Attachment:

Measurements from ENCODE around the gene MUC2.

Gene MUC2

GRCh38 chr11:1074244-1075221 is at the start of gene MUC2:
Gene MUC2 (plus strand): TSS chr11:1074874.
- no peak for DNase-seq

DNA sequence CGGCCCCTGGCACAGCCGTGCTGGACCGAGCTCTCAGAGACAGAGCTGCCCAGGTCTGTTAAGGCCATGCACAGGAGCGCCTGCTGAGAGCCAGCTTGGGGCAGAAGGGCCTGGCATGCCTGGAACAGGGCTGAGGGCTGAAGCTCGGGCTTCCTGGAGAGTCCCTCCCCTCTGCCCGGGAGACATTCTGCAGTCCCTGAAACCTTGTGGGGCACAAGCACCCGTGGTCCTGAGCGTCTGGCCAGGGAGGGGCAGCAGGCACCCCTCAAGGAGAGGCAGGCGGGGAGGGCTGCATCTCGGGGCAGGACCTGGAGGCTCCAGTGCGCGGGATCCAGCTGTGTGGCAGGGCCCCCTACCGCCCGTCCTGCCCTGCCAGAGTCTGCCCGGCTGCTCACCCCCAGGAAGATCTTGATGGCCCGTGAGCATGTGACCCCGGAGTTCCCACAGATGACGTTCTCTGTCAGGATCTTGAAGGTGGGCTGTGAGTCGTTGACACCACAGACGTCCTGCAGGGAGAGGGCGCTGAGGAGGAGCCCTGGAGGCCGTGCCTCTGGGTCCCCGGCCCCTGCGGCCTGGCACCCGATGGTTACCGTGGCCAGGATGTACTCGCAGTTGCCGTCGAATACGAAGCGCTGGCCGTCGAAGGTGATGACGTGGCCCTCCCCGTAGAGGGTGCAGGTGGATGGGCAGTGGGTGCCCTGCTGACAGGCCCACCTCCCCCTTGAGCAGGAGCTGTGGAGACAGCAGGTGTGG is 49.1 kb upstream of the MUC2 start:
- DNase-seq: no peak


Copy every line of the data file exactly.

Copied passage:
Measurements from ENCODE around the gene MUC2.

Gene MUC2

GRCh38 chr11:1074244-1075221 is at the start of gene MUC2:
Gene MUC2 (plus strand): TSS chr11:1074874.
- no peak for DNase-seq

DNA sequence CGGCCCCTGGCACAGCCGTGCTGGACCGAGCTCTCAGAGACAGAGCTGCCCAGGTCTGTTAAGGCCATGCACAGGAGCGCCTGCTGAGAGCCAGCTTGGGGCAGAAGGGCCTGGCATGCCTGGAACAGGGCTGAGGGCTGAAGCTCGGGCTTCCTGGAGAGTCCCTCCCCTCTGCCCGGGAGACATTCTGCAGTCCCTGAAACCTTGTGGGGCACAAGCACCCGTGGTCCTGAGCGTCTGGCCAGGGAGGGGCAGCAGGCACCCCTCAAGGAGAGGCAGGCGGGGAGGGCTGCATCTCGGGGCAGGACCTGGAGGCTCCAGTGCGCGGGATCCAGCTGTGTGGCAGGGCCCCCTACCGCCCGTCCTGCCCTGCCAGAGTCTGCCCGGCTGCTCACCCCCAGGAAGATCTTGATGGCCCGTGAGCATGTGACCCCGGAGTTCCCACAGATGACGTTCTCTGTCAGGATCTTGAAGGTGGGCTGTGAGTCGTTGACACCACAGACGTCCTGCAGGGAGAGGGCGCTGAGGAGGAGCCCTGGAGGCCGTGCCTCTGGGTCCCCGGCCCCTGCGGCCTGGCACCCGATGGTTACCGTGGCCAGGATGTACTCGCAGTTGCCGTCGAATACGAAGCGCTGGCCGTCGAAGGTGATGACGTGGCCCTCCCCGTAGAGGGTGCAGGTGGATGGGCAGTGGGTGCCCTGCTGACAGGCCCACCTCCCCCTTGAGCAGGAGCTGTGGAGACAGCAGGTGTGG is 49.1 kb upstream of the MUC2 start:
- DNase-seq: no peak